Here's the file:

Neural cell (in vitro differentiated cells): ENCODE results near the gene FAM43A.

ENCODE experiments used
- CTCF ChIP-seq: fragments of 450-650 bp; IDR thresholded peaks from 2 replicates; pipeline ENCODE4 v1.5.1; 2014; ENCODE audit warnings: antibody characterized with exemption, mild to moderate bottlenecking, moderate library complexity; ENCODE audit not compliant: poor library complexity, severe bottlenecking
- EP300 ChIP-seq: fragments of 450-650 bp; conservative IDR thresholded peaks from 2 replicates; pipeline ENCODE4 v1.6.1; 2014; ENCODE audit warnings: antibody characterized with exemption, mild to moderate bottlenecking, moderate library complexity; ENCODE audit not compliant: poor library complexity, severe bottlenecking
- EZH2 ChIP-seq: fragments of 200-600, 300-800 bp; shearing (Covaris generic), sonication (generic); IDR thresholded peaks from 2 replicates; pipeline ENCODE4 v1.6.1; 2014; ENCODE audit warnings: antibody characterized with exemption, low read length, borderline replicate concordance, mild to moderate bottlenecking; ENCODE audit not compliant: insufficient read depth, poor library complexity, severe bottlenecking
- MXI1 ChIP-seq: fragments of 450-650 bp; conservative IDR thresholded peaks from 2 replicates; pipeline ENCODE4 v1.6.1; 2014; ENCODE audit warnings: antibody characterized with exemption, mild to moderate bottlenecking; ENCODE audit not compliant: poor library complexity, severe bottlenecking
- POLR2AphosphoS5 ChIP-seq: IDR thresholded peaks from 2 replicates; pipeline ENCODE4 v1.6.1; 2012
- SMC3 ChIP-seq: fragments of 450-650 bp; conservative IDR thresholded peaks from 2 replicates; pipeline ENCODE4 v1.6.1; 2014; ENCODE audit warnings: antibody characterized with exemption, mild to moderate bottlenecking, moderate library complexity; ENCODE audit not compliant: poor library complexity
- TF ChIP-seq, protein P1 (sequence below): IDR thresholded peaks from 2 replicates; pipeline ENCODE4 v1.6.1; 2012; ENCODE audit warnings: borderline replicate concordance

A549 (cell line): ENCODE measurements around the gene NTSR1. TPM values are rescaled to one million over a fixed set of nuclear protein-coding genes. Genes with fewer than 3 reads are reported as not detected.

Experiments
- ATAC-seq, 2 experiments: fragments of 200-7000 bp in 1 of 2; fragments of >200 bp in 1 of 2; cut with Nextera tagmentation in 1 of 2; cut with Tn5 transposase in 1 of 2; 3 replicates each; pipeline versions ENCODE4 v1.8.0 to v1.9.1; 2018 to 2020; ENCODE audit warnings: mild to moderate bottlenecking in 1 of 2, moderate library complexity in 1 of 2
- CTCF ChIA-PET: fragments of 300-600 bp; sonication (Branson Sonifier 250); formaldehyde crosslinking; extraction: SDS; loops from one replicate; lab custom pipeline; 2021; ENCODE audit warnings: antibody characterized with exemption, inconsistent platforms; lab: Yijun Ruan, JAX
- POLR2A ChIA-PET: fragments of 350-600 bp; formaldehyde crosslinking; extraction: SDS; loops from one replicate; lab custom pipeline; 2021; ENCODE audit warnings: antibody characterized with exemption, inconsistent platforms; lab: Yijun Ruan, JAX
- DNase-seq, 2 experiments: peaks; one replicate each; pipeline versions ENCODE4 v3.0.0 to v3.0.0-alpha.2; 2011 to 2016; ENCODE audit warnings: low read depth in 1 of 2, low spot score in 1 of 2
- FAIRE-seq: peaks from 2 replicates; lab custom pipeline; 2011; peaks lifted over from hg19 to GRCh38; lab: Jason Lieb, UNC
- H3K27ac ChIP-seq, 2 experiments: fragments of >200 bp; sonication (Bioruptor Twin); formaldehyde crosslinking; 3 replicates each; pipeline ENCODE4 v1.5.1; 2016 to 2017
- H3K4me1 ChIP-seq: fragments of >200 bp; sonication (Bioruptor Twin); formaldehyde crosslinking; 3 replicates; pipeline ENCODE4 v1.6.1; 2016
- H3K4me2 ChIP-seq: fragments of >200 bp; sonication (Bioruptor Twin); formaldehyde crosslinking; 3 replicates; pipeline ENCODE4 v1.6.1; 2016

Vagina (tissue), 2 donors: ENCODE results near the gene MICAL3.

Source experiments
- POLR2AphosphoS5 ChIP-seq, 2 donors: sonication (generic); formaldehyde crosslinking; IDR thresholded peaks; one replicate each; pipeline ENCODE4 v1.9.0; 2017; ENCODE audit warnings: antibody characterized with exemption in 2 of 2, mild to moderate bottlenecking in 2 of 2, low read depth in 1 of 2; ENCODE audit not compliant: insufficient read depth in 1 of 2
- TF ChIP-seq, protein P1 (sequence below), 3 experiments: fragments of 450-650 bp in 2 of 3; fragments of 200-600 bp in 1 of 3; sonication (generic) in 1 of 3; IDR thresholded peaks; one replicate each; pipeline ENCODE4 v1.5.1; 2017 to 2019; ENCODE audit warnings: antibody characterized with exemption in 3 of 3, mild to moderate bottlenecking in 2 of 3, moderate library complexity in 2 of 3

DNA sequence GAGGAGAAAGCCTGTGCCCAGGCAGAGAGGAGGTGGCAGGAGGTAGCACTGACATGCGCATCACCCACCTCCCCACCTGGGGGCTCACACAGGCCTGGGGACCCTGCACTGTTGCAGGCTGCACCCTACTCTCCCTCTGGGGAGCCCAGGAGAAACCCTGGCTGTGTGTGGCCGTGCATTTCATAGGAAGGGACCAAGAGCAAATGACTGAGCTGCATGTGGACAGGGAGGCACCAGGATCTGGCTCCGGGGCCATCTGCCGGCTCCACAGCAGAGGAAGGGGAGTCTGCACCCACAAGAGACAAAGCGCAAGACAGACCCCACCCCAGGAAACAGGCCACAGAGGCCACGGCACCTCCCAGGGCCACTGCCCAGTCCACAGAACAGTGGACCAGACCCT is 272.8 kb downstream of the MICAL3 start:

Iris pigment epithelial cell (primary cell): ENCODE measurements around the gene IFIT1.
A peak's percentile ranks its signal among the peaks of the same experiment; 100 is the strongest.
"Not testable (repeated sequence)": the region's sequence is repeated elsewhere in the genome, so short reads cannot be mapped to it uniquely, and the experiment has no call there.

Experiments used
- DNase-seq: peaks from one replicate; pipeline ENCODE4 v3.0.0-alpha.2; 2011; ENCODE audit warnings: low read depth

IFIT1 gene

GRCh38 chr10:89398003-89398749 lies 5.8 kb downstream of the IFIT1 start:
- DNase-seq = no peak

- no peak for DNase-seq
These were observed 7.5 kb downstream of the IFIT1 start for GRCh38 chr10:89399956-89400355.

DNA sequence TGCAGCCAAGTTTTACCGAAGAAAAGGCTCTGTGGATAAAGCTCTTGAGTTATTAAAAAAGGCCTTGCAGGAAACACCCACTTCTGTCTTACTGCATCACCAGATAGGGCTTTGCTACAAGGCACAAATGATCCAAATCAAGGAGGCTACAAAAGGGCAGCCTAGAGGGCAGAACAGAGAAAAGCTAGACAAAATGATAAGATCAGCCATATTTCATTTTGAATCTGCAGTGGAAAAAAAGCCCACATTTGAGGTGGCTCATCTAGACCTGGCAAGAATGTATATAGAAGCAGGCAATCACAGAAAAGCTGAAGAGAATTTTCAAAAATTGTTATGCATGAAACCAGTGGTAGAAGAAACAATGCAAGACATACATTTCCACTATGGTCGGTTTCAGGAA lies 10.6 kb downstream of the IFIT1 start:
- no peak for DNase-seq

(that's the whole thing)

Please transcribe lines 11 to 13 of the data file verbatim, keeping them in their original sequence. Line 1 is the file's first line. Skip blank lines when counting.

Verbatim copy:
Experiments
- ATAC-seq, 2 experiments: fragments of 200-7000 bp in 1 of 2; fragments of >200 bp in 1 of 2; cut with Nextera tagmentation in 1 of 2; cut with Tn5 transposase in 1 of 2; 3 replicates each; pipeline versions ENCODE4 v1.8.0 to v1.9.1; 2018 to 2020; ENCODE audit warnings: mild to moderate bottlenecking in 1 of 2, moderate library complexity in 1 of 2
- CTCF ChIA-PET: fragments of 300-600 bp; sonication (Branson Sonifier 250); formaldehyde crosslinking; extraction: SDS; loops from one replicate; lab custom pipeline; 2021; ENCODE audit warnings: antibody characterized with exemption, inconsistent platforms; lab: Yijun Ruan, JAX